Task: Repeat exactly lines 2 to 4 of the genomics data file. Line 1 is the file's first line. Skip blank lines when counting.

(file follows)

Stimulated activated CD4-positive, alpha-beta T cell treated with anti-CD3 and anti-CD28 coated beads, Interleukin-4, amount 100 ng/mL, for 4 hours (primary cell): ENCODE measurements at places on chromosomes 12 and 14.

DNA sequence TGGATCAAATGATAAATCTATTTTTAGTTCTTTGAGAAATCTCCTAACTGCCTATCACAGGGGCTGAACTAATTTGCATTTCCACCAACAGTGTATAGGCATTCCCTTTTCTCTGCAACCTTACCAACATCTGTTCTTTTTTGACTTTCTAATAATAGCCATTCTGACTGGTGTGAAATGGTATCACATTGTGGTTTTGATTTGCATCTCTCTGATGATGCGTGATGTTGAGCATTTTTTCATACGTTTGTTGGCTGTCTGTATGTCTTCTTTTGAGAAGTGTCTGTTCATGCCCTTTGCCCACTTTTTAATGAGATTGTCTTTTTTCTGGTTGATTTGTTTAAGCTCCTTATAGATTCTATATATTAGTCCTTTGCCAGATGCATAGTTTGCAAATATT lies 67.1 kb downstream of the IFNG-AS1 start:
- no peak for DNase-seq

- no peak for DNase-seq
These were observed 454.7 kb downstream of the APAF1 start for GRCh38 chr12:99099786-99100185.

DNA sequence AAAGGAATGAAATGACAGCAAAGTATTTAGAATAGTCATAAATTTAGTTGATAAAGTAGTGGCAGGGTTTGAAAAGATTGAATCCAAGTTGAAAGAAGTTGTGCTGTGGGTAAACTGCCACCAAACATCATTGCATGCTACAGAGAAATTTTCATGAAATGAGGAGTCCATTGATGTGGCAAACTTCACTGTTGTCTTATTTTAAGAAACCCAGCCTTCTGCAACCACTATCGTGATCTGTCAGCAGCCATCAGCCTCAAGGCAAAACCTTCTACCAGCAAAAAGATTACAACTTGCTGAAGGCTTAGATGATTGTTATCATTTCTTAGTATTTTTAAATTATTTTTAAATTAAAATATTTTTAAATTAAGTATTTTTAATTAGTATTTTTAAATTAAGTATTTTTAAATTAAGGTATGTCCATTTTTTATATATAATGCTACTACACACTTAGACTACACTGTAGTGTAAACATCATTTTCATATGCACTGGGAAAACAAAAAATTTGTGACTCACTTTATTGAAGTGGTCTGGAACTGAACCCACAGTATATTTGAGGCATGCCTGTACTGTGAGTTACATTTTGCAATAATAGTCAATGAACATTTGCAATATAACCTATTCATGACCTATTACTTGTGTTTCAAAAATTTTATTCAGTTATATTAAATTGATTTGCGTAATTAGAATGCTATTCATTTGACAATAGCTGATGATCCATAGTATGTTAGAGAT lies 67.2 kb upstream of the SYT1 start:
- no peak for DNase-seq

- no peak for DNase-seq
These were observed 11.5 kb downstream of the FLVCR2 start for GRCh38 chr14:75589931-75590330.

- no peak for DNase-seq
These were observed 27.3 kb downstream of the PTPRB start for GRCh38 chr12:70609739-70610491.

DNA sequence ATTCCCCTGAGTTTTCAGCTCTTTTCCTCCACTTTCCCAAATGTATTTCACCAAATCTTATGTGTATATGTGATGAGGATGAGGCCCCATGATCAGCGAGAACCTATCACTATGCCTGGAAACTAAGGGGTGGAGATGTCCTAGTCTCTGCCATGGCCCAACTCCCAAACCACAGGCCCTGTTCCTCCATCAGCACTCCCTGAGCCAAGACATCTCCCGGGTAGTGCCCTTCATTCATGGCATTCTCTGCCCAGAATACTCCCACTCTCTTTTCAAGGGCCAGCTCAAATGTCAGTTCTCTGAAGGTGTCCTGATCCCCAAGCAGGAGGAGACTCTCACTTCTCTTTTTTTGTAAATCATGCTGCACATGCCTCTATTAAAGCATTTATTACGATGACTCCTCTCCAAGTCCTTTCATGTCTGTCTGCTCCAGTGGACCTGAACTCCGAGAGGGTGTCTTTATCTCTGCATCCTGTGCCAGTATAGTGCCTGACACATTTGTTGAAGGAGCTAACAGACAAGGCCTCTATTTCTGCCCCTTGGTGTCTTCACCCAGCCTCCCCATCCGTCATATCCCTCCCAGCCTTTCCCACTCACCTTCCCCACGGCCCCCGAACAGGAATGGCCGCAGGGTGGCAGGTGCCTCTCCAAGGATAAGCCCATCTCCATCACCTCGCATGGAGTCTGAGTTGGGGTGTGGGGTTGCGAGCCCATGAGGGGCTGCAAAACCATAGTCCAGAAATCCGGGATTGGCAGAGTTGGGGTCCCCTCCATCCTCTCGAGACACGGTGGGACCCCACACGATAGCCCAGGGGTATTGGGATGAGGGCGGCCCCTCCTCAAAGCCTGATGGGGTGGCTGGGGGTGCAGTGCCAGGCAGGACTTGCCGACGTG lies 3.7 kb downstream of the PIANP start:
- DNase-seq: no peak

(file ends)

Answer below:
DNA sequence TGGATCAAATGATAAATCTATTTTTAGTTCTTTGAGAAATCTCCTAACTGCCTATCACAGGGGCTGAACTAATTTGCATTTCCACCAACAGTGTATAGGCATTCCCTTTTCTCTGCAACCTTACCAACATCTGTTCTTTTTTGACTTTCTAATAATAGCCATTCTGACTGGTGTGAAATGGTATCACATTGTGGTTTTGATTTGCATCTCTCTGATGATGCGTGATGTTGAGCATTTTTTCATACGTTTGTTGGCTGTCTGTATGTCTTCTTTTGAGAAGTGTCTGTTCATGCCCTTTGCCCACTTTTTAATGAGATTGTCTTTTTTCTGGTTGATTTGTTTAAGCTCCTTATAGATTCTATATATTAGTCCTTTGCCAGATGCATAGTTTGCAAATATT lies 67.1 kb downstream of the IFNG-AS1 start:
- no peak for DNase-seq

- no peak for DNase-seq